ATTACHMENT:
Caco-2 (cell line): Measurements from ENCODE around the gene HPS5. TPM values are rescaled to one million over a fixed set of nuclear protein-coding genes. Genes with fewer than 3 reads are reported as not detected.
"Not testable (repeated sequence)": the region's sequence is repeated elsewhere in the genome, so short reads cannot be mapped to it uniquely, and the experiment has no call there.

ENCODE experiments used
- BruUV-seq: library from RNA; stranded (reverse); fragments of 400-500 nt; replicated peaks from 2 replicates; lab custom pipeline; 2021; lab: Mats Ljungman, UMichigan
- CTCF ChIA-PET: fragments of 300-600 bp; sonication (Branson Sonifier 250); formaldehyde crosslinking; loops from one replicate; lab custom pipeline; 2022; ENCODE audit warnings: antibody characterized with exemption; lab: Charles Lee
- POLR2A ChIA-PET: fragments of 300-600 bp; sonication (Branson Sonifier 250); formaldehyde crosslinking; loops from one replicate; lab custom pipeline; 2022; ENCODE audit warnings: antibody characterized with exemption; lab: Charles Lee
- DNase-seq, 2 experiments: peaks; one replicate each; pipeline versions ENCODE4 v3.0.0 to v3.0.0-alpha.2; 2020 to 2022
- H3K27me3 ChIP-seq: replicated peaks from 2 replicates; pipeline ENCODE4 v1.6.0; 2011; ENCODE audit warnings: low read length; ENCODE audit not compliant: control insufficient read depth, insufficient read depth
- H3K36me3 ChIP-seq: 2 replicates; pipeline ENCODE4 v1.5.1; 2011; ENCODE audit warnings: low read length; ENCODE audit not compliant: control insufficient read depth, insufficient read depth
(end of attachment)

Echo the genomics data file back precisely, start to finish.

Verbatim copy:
Caco-2 (cell line): Measurements from ENCODE around the gene HPS5. TPM values are rescaled to one million over a fixed set of nuclear protein-coding genes. Genes with fewer than 3 reads are reported as not detected.
"Not testable (repeated sequence)": the region's sequence is repeated elsewhere in the genome, so short reads cannot be mapped to it uniquely, and the experiment has no call there.

ENCODE experiments used
- BruUV-seq: library from RNA; stranded (reverse); fragments of 400-500 nt; replicated peaks from 2 replicates; lab custom pipeline; 2021; lab: Mats Ljungman, UMichigan
- CTCF ChIA-PET: fragments of 300-600 bp; sonication (Branson Sonifier 250); formaldehyde crosslinking; loops from one replicate; lab custom pipeline; 2022; ENCODE audit warnings: antibody characterized with exemption; lab: Charles Lee
- POLR2A ChIA-PET: fragments of 300-600 bp; sonication (Branson Sonifier 250); formaldehyde crosslinking; loops from one replicate; lab custom pipeline; 2022; ENCODE audit warnings: antibody characterized with exemption; lab: Charles Lee
- DNase-seq, 2 experiments: peaks; one replicate each; pipeline versions ENCODE4 v3.0.0 to v3.0.0-alpha.2; 2020 to 2022
- H3K27me3 ChIP-seq: replicated peaks from 2 replicates; pipeline ENCODE4 v1.6.0; 2011; ENCODE audit warnings: low read length; ENCODE audit not compliant: control insufficient read depth, insufficient read depth
- H3K36me3 ChIP-seq: 2 replicates; pipeline ENCODE4 v1.5.1; 2011; ENCODE audit warnings: low read length; ENCODE audit not compliant: control insufficient read depth, insufficient read depth